The BBC has a series in “The Documentary” series called “Embracing The Dragon” that explores Taiwan and China relations. The series is divided into two episodes. The article “Taiwan fish farmers make most of China trade deal” appeared around the same time the first episode aired and includes some of the topics covered in that episode. The interview conducted in “Taiwan’s president ‘China is a risk and an opportunity'” was also released around the time of the first episode, but I think the interview was done independent of the series. I think the issues explored in the series are very important and thought provoking.
Episode one includes a historical introduction about the relationship between China and Taiwan. The current situation is described through the economic standpoint: tourism and trade. There are interviews with people who work in tourism and politicians involved in China-Taiwan relations. A significant difference between the two countries is that due to difference in history, Taiwan was influenced by the West and has adapted Western democracy. This is the direct opposite of China’s experience, where the West brings a sense of shame. It is interesting that the Chinese tourists in Taiwan feel that Taiwan is part of China because of common ancestors and roots. However, ancient history and modern history are different. The only way to explain why Taiwan wants independence from China is to look at recent history. However, the difference between China and Taiwan begins to break down when economics is brought into play. Even though there is a political difference, Taiwan, like most other countries, is now dependent on China economically.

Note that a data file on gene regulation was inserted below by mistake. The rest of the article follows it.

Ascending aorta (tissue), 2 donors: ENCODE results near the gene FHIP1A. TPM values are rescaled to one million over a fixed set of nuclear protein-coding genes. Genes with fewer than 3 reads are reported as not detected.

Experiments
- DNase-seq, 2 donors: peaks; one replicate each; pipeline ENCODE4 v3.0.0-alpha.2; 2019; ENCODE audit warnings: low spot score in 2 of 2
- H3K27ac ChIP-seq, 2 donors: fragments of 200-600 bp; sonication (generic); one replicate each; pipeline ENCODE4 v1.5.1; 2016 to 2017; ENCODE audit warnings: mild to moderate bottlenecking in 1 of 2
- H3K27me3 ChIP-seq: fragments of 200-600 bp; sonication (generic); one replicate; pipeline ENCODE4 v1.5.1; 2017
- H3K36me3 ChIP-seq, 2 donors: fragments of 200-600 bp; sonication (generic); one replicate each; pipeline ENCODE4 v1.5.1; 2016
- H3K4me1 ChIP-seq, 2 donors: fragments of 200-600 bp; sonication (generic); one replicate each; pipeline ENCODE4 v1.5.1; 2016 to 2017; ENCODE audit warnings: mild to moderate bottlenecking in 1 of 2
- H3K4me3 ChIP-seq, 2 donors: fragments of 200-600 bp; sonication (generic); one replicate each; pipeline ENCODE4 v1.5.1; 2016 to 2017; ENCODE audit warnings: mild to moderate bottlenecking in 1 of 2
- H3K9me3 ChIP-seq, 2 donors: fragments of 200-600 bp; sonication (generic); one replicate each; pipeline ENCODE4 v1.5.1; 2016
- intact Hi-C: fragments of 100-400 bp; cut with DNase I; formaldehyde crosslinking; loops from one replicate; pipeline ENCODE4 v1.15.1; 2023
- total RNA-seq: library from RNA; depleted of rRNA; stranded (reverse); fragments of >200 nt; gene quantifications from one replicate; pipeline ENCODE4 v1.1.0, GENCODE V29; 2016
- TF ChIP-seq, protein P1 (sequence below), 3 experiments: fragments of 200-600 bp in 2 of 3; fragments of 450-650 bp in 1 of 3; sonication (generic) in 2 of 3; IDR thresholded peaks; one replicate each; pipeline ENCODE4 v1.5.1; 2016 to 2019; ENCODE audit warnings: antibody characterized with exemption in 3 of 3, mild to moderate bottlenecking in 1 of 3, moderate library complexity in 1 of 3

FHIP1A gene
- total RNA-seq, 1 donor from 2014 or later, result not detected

Episode two explores the question of whether Taiwan can survive on its own. Again, there are interviews with politicians and sociologists. The cultural difference between Taiwan and China is the existence of freedom of speech in Taiwan. Due to history, Taiwan also has a better relationship with the United States and Japan compared to China’s relationship with the two countries. There are different thoughts about the final outcome of the situation: some think that unification is inevitable, with China as the government; some would prefer unification with the Taiwanese government as the head. In opinion polls, if Taiwan and China were under similar conditions, 60% of respondents would not want to reunify with China. There are those who believe that Taiwan is significantly different from China and that Taiwan will be able to stand up on its own.
From a language point of view, I’m very happy with the number of interviews in which the Taiwanese interviewee responded in English. The people who responded in English tended to be the politicians and academics, and the students and young people. Since the politicians and academics are of an older generation, they are most likely people who studied abroad at some point in their life. As for the younger generation, English is a required topic in schools from the elementary years, so these are students and professionals who have learned English for most of their lives. I just wish other countries could treat learning a second language (not necessarily English) with that much importance.